We need to demystify how the parties behave in negotiation and perhaps elsewhere in workplace situations, between spouses, and generally in life.

Whether we are managers or negotiators with long or short experience, we make analytical reasoning, but we must not only embrace the reasoned and analytical dialogue as our prevailing model for conflict management.

I believe all managers and negotiators should have a basic understanding of our brain and emotions (neuroscience) and basic negotiation frameworks. I believe that it can help them to see breakthroughs when working with the parties or working with the people they manage. With a basic understanding of our brain and emotions, I believe they can handle human behavior significantly more efficiently.

When the parties engage a negotiator, or they come to their manager with a conflict between themselves they are often in crisis. They have most likely already been in this crisis for some time. They've been trying to find a solution and ended into or at a dead end.

When humans are in crisis, the brain secretes cortisol. Increased cortisol levels affect what we put a spotlight on, how much information a person can hold, process, and use at any given time, our decision making, our risk assessment, our rational cognition, and our perception of "threat".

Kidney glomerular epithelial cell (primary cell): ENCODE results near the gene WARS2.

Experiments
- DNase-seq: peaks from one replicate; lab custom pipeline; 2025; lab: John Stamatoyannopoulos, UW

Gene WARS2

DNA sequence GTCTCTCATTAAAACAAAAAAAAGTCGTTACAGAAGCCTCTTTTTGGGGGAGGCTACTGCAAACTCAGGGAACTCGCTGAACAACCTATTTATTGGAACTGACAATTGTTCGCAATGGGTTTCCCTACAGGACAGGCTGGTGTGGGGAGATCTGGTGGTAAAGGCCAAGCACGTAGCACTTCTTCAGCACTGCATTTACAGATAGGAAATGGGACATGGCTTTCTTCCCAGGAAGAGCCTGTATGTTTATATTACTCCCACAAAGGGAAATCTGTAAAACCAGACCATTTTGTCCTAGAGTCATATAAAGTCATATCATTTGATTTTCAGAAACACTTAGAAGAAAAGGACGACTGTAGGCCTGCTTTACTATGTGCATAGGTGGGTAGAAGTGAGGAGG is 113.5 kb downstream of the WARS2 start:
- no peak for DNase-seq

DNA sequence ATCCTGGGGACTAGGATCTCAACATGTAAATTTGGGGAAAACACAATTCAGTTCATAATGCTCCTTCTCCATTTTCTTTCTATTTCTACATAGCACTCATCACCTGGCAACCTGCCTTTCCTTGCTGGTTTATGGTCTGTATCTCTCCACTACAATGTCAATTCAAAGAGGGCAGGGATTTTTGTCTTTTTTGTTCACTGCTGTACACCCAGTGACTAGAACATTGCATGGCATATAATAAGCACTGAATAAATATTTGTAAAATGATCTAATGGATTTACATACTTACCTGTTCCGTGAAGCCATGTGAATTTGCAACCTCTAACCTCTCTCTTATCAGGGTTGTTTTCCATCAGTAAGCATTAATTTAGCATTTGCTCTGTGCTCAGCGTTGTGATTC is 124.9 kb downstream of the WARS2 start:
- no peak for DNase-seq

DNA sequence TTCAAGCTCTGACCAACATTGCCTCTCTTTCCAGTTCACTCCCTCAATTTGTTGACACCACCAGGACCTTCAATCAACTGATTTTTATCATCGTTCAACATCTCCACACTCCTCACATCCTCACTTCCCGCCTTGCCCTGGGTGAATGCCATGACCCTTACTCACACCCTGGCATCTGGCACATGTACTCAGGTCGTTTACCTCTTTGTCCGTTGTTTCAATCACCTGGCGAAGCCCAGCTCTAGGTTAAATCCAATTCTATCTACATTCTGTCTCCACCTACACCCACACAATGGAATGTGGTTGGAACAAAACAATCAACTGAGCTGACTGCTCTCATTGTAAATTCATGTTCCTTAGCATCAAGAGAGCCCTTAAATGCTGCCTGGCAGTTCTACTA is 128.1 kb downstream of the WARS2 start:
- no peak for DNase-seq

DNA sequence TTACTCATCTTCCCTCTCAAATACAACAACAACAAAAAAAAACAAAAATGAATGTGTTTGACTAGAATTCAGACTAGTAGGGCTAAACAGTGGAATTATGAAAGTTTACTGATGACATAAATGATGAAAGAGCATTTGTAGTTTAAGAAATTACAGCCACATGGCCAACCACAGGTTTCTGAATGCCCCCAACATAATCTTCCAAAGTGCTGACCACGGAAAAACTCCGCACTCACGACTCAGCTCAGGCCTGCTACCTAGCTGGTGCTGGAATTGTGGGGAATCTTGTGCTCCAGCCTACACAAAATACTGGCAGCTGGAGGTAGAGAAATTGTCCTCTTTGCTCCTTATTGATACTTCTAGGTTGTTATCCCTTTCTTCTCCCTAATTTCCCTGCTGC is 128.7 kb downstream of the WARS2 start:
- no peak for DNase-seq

The emotional and physiological response is largely the same for physical threats (a dog attacks you) as for emotional threats ("she should have full care of the children after the divorce").

Our cognitive response alternates between three basic levels of function:

  1. The F3 response - fight, fly, freeze, as well as breathing and heartbeat, is our neural network. It links us to survival - a very ancient network that is our instinctive brain.

  2. Fear, anger, and love is our social bond. It helps us make decisions and is our emotional brain.

  3. Our attention to thoughts, planning, reflection, and problem-solving is our executive ability and rational functions. This one is our thinking brain.

The practice of various forms of science, accounting, auditing, engineering, law, etc. are activities of rational functions in our thinking brain, the neo-cortex brain. The challenge is that decision-making processes as we do in negotiations and management are a sub-neo-cortex activity.

When one party suddenly changes position and we think they are acting "irrationally", it is that another part of the brain (the non-executive part, our emotional brain has taken over the functionality.